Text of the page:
[“This depends on so many factors.
Physique, any experience, what should these serve,…?
My first engine was (and still is) a Yamaha XT660X (2 ‘ The I’m working on).I am 1.90 m tall and do 80% commuting to 17km some drive with some traffic jams on the way. Because of my body length, at least 60% of the engines fall away. And to be honest, a highpoter is the ideal bucket for me. This one is 170kg empty and you can almost start driving like a bike. You’re right and have a good overview of what’s going on for you. This is a mono block and so nice torque at the bottom of the RPM. I have already ridden 110,000 km in total with this model and slowly a voice begins to say in me that it is time for change. Now I start looking at highpoters of +-1000cc and preferably a 2-pitter. I have it so not with the behavior and sound of the 4-pitters. Recently, the Yamaha MT-09 SP and the Triump Tiger Explorer (1200cc 3-pitter) have been tested. These are nice but a 1200 is me too much for my commuting. Preferably I would drive the KTM 990 SMT, but they haven’t been making them for a while. So search the 2 ‘ the hands market.
“,” Buy an engine that you can pay, in a broad sense.One that you don’t mind, if you go down a little, or the thing falls over when parking, turning or stepping (that happens).
A somewhat older engine is easier and cheaper to maintain, and (second hand) parts are cheap and good to get.If you do something unfriendly once, as a starting tinkerer, that damage is also good to pay.
The aforementioned Yamaha Diversion 600 is a nice example, like the Honda Transalp 600.If you like sportier engines, a Suzuki SV650 might be fun. As mentioned, physique and length determine which engine is nice.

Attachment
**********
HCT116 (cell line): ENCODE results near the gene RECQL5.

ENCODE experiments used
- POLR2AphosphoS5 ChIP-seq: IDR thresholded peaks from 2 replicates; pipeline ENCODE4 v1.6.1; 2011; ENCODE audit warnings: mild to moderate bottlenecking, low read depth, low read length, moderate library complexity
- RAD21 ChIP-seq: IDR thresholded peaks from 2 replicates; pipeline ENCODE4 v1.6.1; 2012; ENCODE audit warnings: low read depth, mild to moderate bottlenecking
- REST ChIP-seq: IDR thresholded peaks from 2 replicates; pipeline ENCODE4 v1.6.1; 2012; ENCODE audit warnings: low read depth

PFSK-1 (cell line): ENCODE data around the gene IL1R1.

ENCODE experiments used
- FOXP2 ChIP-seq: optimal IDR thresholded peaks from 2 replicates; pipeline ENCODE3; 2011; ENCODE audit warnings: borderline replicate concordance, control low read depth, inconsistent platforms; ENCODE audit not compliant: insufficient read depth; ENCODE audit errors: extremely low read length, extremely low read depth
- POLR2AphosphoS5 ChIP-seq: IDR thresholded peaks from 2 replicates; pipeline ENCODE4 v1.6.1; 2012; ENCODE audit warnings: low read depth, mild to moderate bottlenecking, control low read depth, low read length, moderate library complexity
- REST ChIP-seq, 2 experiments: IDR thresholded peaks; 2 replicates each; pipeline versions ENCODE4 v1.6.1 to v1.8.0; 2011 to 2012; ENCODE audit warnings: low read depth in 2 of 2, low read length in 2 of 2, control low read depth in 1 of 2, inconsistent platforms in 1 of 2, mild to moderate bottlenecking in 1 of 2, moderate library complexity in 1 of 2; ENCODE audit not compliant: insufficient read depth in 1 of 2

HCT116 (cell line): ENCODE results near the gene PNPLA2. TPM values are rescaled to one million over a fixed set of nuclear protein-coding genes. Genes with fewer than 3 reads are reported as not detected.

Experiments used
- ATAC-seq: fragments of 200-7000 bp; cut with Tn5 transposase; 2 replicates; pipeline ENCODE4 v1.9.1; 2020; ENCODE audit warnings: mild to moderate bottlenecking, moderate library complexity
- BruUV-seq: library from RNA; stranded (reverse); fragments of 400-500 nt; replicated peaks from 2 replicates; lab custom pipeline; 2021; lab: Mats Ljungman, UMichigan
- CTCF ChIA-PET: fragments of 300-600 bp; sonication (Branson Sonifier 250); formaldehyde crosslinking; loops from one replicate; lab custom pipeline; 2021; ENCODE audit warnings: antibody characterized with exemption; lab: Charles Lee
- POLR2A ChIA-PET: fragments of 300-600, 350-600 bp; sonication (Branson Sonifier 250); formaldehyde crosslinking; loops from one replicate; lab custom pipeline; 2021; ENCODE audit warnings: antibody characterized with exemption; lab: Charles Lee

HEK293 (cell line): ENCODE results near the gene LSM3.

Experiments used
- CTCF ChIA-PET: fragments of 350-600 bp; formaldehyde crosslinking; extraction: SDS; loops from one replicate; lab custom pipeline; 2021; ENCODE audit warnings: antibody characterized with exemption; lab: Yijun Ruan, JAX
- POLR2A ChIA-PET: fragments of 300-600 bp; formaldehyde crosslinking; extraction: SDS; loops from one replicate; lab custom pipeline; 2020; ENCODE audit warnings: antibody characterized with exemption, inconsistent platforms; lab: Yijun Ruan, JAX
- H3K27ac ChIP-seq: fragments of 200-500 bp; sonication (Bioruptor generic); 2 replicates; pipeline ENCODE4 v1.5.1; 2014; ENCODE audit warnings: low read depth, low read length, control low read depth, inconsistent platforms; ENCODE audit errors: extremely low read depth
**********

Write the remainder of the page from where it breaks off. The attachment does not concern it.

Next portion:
Rent some different models, for example via Motoshare, and drive a little longer than a test ride.Many motorcycles ride the first half hour nice, impressive, but turn out to be very tiring or uncomfortable.
Also experience the difference in sight and sitting position between a touring motorbike, Allroad, naked and Supersport.Experience the difference between a single-pitter like a Yamaha XT, two cylinders like a TDM (line), Transalp (V-twin), or a four-cylinder (Diversion, CBR600).
Many novice motorcyclists are very sensitive to the appearance of the engine, and the ‘ type ‘ engine has to fit in completely with what the rider wants to show.Fact is that the non-motorcyclists really do not care anything on what engine you drive. Don’t make yourself a prisoner of ‘ lifestyle’ considerations and choose the engine that drives you, not the one you let stand because driving is actually too much hassle.
Buy an engine that gives confidence and lets you learn to drive better, not the engine that actually drives fear, or is too high. Take an engine with which you dare to take a besides or gravel once, where you can easily get on and off, and where you dare to do the special operations.
Do not buy a heavy super sports right? That goes with you to get the…
A first engine is of course also a matter of taste, but a Yamaha Diversion is a fine first bike, everything is easy…
After a year of experience just on different types of test and make a personal choice…
I have been driving 37 years of motor and still have a lot of fun!